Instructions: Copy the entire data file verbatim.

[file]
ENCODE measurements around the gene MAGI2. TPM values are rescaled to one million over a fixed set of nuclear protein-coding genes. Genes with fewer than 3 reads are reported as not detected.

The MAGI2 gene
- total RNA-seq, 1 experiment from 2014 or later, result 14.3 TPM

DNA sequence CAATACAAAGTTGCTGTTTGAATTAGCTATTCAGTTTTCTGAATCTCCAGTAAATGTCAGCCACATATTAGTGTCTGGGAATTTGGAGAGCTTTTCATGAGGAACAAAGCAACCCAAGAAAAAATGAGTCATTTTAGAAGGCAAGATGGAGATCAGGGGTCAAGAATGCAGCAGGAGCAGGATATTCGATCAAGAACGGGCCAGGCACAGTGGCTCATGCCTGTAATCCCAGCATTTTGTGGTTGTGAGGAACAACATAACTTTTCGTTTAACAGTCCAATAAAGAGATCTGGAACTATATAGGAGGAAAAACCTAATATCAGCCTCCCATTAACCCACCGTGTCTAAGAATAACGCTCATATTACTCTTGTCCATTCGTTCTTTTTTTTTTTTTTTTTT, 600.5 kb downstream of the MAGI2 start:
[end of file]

ENCODE measurements around the gene MAGI2. TPM values are rescaled to one million over a fixed set of nuclear protein-coding genes. Genes with fewer than 3 reads are reported as not detected.

The MAGI2 gene
- total RNA-seq, 1 experiment from 2014 or later, result 14.3 TPM

DNA sequence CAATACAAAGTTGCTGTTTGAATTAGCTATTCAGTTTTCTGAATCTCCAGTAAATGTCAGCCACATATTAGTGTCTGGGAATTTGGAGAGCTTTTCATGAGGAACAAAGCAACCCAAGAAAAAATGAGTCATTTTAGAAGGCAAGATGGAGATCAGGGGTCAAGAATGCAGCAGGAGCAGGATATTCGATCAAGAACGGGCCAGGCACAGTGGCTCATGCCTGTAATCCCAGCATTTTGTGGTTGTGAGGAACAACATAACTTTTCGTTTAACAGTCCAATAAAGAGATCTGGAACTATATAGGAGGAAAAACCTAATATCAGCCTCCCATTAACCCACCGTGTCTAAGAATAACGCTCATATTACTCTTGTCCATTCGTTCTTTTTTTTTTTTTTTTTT, 600.5 kb downstream of the MAGI2 start: